The commission investigating the Sept. 11, 2001, attacks is trying to gain access to some members of al Qaeda in U.S. custody to pose questions to them, panel officials said yesterday.
Commission Vice Chairman Lee H. Hamilton, a former Democratic congressman from Indiana, said during a breakfast meeting with reporters in Washington that the panel is negotiating with the White House for access to some al Qaeda detainees.
"We have had a procedure in mind . . . whereby we are able to ask questions of these detainees, and that is still being processed and worked out," Hamilton said, according to a report by the Christian Science Monitor, which sponsored the breakfast. "We think the result will be that we will have the information we need from these people."
The Sept. 11 panel, which has sporadically feuded with the Bush administration over access to information and witnesses during the past year, already has had access to transcripts and reports about al Qaeda detainees in U.S. custody, officials said. But an ability to directly question them would give the panel a remarkable level of access to detainees held in secrecy and generally off limits to defense attorneys.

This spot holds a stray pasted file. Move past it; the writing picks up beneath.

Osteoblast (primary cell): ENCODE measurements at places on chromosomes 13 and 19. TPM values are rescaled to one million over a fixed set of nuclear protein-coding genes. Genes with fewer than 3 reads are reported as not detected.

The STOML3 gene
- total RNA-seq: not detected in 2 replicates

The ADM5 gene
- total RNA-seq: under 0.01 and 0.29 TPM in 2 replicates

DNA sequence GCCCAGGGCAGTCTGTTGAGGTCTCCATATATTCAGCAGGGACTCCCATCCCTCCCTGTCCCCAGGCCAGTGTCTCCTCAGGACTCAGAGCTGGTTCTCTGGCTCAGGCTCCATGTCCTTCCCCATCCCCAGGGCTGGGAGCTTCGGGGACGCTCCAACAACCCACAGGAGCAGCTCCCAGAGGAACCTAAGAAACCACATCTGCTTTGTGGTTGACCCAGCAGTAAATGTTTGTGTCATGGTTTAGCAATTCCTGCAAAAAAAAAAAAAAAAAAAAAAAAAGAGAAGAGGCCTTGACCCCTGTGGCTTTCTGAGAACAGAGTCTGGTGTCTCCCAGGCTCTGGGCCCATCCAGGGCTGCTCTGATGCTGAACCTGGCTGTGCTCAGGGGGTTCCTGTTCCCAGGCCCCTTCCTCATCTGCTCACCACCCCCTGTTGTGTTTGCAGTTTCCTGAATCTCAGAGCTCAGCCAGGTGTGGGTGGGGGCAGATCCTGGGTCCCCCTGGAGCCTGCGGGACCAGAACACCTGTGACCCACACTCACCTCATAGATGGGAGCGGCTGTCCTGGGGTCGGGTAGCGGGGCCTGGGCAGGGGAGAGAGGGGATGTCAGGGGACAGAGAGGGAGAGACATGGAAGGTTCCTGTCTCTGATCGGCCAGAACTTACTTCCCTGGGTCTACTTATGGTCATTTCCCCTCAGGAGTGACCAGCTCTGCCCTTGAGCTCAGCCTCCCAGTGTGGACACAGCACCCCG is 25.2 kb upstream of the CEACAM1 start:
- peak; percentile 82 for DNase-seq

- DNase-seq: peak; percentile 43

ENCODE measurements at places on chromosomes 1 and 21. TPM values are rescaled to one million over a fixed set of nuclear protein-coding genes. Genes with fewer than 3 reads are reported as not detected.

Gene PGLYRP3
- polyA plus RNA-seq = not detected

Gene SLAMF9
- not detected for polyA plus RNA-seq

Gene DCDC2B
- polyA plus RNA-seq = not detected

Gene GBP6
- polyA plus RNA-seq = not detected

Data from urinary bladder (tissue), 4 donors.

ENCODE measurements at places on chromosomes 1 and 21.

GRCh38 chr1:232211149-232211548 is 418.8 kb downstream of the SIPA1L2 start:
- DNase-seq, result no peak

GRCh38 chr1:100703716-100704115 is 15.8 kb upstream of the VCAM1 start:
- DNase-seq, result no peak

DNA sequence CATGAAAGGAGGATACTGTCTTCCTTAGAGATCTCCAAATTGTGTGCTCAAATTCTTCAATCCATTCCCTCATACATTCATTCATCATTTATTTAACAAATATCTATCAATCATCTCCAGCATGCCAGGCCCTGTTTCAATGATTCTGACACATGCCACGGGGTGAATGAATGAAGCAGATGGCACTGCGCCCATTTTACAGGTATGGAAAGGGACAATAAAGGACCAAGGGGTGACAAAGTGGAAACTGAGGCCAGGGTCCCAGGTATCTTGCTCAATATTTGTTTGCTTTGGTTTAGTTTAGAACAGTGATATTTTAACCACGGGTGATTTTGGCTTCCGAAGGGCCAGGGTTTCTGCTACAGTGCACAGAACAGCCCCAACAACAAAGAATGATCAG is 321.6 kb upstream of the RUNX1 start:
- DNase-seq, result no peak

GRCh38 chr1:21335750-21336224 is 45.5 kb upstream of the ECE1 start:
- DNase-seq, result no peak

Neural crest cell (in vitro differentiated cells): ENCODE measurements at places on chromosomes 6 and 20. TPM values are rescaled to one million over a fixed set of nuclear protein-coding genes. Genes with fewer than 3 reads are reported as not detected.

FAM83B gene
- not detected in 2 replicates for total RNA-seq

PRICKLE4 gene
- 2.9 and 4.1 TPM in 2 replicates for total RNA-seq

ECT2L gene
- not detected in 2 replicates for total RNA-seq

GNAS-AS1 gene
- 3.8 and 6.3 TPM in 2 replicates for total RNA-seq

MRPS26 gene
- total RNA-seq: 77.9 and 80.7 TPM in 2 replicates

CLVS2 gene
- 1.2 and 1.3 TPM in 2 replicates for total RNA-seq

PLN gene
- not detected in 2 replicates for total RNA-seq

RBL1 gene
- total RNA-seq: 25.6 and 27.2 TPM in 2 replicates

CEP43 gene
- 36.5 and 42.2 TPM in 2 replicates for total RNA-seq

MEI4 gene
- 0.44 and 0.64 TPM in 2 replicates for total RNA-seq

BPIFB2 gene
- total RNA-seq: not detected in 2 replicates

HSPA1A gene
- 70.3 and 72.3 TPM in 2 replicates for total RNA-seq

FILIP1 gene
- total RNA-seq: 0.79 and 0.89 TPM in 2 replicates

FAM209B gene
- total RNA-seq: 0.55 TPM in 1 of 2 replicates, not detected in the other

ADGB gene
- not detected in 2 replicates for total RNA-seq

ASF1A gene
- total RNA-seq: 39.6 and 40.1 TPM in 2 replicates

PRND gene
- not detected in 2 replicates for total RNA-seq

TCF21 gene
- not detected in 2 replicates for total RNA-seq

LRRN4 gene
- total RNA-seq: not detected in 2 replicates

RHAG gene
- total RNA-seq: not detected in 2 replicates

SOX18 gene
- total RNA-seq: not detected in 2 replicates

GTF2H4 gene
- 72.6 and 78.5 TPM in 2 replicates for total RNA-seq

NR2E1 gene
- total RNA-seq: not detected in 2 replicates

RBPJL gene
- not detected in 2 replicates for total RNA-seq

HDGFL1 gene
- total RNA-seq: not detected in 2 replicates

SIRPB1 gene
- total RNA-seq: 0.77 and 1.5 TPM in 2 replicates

Hamilton and other commission officials declined to identify the detainees who are of interest to panel investigators. But among the most prominent operatives in U.S. criminal or military custody are al Qaeda deputy Khalid Sheik Mohammed, alleged Sept. 11 conspirator Zacarias Moussaoui and alleged Sept. 11 organizer Ramzi Binalshibh.
"We continue to work closely with the 9/11 commission to ensure they have access to the information they need to do their job," White House spokesman Ken Lisaius said, adding that "there are many ways to provide that information." Lisaius declined to discuss the specifics of the detainee request.